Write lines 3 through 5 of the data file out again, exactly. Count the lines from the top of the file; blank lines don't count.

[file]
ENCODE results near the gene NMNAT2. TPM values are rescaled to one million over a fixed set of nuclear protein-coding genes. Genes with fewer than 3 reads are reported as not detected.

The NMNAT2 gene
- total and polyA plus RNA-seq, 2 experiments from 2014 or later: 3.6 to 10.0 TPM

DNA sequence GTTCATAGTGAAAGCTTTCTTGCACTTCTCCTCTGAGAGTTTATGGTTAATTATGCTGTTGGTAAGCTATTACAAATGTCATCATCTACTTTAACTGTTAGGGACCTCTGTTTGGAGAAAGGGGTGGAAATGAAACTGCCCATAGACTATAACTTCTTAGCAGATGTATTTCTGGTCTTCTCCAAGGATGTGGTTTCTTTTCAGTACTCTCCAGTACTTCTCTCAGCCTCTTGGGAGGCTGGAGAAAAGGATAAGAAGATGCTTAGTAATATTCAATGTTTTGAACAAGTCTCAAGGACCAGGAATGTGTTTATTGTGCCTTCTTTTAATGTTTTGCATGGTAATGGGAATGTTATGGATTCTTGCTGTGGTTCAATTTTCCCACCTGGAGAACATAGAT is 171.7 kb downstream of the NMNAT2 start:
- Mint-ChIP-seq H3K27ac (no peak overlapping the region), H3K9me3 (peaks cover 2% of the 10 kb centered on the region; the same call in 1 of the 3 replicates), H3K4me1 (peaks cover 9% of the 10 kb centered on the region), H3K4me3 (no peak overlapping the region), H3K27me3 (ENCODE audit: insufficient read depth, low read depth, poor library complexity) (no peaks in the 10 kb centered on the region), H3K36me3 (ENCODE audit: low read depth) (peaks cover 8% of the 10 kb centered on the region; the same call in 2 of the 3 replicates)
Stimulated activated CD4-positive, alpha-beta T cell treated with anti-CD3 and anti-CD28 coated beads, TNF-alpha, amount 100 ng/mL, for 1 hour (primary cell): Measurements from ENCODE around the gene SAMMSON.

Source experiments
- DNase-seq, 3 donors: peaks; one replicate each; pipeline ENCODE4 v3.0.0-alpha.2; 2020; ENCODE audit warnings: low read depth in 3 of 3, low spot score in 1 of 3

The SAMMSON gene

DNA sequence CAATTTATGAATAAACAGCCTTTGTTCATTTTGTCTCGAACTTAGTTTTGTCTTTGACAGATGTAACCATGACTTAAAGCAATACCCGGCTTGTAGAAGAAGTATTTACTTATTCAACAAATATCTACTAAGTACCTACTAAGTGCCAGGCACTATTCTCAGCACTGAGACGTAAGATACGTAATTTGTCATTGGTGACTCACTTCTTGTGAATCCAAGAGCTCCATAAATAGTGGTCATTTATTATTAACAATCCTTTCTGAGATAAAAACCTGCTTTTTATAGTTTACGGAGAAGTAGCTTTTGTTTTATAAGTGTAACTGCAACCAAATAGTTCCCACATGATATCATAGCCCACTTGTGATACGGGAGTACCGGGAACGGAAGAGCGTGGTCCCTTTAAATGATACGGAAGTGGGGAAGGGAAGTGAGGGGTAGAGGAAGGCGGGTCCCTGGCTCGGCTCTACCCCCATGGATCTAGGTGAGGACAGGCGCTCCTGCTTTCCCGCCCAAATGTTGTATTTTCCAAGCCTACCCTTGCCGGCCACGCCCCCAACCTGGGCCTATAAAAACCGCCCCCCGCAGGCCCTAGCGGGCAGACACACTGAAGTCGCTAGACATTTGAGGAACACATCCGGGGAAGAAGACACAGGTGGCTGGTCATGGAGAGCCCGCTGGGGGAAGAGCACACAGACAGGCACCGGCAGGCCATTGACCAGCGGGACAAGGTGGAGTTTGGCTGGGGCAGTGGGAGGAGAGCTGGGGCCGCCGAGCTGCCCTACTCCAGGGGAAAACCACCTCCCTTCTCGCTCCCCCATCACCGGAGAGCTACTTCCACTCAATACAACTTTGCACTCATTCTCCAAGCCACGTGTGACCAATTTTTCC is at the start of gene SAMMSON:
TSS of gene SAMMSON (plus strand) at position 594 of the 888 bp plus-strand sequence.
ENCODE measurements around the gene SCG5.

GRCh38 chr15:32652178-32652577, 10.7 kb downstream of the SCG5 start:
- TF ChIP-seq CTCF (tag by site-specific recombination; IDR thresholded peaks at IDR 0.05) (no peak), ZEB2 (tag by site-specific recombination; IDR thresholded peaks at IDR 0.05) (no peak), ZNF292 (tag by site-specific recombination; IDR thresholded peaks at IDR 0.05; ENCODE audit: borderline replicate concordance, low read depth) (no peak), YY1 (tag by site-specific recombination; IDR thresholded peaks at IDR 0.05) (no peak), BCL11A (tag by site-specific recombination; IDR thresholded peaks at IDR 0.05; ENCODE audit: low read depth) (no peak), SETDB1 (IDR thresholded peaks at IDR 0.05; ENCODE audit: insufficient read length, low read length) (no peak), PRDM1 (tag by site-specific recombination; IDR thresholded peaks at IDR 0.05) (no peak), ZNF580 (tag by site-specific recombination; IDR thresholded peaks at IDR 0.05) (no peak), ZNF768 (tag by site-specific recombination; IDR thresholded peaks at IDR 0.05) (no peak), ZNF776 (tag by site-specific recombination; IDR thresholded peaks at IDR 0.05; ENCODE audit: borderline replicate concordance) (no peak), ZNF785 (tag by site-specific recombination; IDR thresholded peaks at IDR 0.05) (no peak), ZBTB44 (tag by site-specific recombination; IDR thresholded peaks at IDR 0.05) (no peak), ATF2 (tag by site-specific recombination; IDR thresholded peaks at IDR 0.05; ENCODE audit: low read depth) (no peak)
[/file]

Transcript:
- total and polyA plus RNA-seq, 2 experiments from 2014 or later: 3.6 to 10.0 TPM

DNA sequence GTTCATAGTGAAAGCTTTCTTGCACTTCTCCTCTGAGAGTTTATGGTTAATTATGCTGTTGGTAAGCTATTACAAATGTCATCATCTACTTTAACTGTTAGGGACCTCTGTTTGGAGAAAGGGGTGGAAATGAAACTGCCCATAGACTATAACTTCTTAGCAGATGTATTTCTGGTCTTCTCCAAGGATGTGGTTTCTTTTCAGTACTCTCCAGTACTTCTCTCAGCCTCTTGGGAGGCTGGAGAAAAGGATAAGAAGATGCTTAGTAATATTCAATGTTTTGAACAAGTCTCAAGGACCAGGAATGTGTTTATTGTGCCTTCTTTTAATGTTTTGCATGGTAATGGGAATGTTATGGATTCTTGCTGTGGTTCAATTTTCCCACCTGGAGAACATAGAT is 171.7 kb downstream of the NMNAT2 start:
- Mint-ChIP-seq H3K27ac (no peak overlapping the region), H3K9me3 (peaks cover 2% of the 10 kb centered on the region; the same call in 1 of the 3 replicates), H3K4me1 (peaks cover 9% of the 10 kb centered on the region), H3K4me3 (no peak overlapping the region), H3K27me3 (ENCODE audit: insufficient read depth, low read depth, poor library complexity) (no peaks in the 10 kb centered on the region), H3K36me3 (ENCODE audit: low read depth) (peaks cover 8% of the 10 kb centered on the region; the same call in 2 of the 3 replicates)